Pharmacists Stage Walkouts Over Working Conditions, More Protests Possible
WASHINGTON — Pharmacists at dozens of Walgreens and CVS locations across the U.S. have staged walkouts this month to protest what they say are unsafe working conditions in their pharmacies.
And more could be on the way, say organizers of the demonstrations.
Meanwhile Walgreens hopes a change at the top, effective today, will help quell its pharmacists’ dissatisfaction.
The successive waves of protests by employees of the two pharmacy giants began with a walkout staged by CVS pharmacists in Kansas City, Missouri, in September.
The pharmacists complained they are short-staffed and overworked, and the demands on them have been increasing ever since the onset of the COVID-19 pandemic in January 2020.
The Kansas City pharmacists claimed that the two walkouts they staged in the city last month temporarily closed 22 stores. CVS has only confirmed that 10 locations were impacted by the labor action.
Exact numbers are hard to come by as many major pharmacy employees are not unionized, and the organizing around the walkouts has been done mainly on a grassroots level through social media and by email.
Regardless of how many stores were actually impacted, the walkouts got the company’s attention. In their aftermath, Prem Shah, CVS’s chief pharmacy officer, issued a memo to all employees, promising to act on their concerns.
Megan Ehret, professor and co-director of the Mental Health Program at the University of Maryland School of Pharmacy, has been in the pharmacists’ shoes.
As she recently told the nonprofit Institute for Public Accuracy, before joining the university faculty, she worked for nearly 15 years for CVS as a part-time “floater” pharmacist.
“I know what it’s like in the ‘frontline trenches’ day to day,” Ehret said.
“Post-COVID [pandemic], the workload at community pharmacies has skyrocketed due to a host of factors, including the fact that pharmacy benefit managers are rolling back reimbursements, meaning pharmacies are making less money overall,” she said.
“Independent pharmacies can’t afford it,” she continued. “In addition, until recently, the federal government was reimbursing pharmacies for COVID vaccines, and now that’s gone by the wayside.”
Ehret said in the past, a customer walking into a Walgreens or CVS would likely find some “shift overlap,” where two to three pharmacists were working at the same time.
“Now [pharmacies] have drastically reduced that, and most times there is never overlap — just one pharmacist at all times,” she said. “They have also cut technician hours. Before, you might have had 120 tech-hours per week, but now there are 80, let’s say. So [pharmacists] are doing more and have less help.”
Ehret went on to say that attempts to rectify the situation have largely backfired.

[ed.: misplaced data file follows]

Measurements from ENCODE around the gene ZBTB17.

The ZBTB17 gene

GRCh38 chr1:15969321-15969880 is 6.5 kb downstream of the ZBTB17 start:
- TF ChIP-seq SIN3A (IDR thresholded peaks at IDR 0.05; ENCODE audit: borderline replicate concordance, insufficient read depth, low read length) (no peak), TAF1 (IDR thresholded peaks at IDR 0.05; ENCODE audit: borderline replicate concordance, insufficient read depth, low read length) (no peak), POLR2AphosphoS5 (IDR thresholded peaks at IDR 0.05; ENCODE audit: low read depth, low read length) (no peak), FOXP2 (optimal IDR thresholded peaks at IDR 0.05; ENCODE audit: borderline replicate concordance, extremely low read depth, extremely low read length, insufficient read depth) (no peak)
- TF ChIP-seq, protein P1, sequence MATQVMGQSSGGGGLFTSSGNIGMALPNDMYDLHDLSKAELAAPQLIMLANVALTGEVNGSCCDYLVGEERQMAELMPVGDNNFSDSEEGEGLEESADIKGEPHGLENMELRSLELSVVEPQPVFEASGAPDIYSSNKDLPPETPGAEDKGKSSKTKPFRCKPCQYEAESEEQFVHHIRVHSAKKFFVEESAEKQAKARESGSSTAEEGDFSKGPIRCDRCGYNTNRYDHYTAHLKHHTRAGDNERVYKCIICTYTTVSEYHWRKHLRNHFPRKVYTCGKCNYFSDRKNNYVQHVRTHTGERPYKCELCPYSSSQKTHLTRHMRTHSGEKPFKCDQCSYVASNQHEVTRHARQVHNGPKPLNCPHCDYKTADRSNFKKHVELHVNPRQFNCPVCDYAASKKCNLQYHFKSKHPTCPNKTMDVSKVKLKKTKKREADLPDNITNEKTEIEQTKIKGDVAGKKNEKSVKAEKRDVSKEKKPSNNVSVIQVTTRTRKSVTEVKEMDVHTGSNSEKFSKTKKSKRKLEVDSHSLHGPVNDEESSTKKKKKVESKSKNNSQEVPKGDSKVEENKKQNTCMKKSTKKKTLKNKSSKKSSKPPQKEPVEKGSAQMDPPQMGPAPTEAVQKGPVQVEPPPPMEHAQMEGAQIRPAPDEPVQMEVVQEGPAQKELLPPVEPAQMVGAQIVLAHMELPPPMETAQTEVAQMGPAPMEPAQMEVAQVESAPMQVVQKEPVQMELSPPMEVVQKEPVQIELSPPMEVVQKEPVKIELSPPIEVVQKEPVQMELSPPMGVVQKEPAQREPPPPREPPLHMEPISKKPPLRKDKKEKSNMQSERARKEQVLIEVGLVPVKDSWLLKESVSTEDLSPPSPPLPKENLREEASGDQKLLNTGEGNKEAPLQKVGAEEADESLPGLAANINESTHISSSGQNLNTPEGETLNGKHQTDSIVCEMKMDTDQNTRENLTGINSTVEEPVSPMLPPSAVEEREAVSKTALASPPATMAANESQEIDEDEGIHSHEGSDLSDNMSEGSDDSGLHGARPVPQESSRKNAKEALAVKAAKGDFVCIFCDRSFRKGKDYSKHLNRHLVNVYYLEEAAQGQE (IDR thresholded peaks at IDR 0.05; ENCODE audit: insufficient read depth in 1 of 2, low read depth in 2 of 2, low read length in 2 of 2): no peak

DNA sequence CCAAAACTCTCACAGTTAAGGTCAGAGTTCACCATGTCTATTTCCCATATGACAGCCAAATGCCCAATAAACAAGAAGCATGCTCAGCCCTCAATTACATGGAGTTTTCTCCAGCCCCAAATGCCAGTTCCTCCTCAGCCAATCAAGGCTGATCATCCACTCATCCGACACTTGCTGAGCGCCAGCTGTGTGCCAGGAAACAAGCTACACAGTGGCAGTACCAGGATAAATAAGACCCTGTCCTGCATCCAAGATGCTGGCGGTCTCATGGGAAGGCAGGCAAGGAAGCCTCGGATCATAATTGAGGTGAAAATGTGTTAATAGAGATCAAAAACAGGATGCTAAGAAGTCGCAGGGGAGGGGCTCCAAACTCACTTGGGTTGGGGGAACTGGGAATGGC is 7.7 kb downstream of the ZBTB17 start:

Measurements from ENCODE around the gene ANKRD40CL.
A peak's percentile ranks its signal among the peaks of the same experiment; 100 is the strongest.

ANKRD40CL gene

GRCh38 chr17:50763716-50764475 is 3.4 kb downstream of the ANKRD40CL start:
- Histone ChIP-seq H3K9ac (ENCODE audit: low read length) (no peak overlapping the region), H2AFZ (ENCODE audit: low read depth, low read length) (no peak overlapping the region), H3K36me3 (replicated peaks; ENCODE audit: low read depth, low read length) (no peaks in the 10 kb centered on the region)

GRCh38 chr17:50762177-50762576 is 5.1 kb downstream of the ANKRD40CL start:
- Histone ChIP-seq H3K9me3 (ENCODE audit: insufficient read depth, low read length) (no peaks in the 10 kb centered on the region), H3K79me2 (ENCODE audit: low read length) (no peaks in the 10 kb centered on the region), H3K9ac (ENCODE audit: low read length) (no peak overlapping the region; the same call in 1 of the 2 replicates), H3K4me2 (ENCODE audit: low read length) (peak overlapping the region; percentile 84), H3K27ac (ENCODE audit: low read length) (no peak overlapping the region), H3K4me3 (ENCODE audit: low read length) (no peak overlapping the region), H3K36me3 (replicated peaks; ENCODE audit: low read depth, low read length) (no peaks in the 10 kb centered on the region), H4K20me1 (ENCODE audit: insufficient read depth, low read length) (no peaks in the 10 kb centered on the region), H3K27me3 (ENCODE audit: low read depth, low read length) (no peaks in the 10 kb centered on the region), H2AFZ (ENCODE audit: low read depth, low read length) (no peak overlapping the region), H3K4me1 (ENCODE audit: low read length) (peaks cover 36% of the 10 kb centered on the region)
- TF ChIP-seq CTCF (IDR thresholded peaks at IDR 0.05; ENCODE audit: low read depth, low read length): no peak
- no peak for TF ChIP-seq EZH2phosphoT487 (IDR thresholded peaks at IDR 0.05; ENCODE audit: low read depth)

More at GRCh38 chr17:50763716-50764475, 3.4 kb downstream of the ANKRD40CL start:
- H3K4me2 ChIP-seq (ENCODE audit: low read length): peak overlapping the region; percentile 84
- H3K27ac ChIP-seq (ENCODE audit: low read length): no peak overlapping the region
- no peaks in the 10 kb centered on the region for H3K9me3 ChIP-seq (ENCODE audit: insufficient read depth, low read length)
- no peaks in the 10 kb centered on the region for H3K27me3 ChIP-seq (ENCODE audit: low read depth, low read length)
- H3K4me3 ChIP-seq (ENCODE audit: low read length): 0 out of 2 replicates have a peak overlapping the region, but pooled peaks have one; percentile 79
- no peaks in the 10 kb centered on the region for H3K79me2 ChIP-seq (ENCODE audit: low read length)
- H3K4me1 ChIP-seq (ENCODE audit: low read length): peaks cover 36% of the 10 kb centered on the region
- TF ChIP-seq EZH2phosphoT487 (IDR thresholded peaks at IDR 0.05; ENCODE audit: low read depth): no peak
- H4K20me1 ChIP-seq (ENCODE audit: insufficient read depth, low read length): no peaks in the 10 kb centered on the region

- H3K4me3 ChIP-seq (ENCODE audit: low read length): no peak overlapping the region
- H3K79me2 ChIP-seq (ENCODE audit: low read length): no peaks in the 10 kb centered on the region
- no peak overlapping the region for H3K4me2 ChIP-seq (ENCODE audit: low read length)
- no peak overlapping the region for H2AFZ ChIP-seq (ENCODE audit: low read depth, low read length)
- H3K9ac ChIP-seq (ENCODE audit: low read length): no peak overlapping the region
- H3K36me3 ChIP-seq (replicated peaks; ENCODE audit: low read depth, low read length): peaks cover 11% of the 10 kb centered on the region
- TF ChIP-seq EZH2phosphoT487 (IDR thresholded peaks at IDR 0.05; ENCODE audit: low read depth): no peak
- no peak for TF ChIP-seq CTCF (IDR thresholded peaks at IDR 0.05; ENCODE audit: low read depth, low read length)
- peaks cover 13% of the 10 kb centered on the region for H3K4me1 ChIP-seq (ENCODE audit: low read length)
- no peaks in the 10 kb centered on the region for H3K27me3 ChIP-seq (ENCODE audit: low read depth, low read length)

“Pharmacists are told to come in early and stay late, but they’re not getting paid for that,” she said. “There is no one to cover you if you need to call out. We’re seeing a lot of burnout — a lot of people leaving community pharmacies and leaving the profession altogether.
“[The pharmacies] think that cutting pharmacy hours will help, but that means you have to get it all done in less time,” Ehret continued. “These decisions were meant to be helpful, but they are not working. These decisions are made at a corporate level, versus [the experience of] boots on the ground.”
In a statement provided to The Well News, Amy Thibault, a spokeswoman for CVS Health, said the company is “committed to providing access to consistent, safe, high-quality health care to the patients and communities we serve.”
She went on to say CVS is working with its pharmacists “to directly address any concerns they may have.
“We’re focused on developing a sustainable, scalable action plan to support both our pharmacists and our customers, that can be put in place in markets where support may be needed so we can continue delivering the high-quality care our patients depend on,” Thibault said.
Walgreens pharmacists’ staged a larger-scale walkout about two weeks after the CVS action, demanding that the company better train new staff members, be more transparent about employee schedules and better explain tasks and expectations to its workers at all staffing levels.
Organizers of the Walgreens walkouts said they impacted more than 300 pharmacy locations nationwide. The chain put the number at closer to a dozen.
In a written statement, Walgreens spokesman Fraser Engerman said the company is committed to “ensuring that our entire pharmacy team has the support and resources necessary to continue to provide the best care to our patients while taking care of their own well-being.”
The company has also made a major change at the top.
As of Monday, Oct. 23, Tim Wentworth, who formerly headed Express Scripts, a pharmacy benefit manager, will take over as CEO.
His predecessor, Rosalind Brewer, stepped down in late August, just before the protests erupted.
In a press release, Walgreens’ executive board chairman Stefano Pessina said Wentworth is “an accomplished and respected leader with profound expertise in the payer and pharmacy space as well as supply chain, IT and Human Resources.”
In the release, Walgreens noted that Wentworth is joining the company “at a pivotal time, as the company focuses on right-sizing the business, while driving execution and creating greater value for employees, patients, customers and shareholders.”
“We are confident he is the right person to lead [Walgreens’] next phase of growth into a customer-centric health care company,” Pessina said in the release.
In a statement included in the same release, Wenworth said, “I fully recognize the challenges that health plans, health care providers, pharmacies, and retailers are confronting today and am confident that [Walgreens], and its customer- and patient-focused teams, can seize the opportunities of a dynamic marketplace and be the partner of choice.”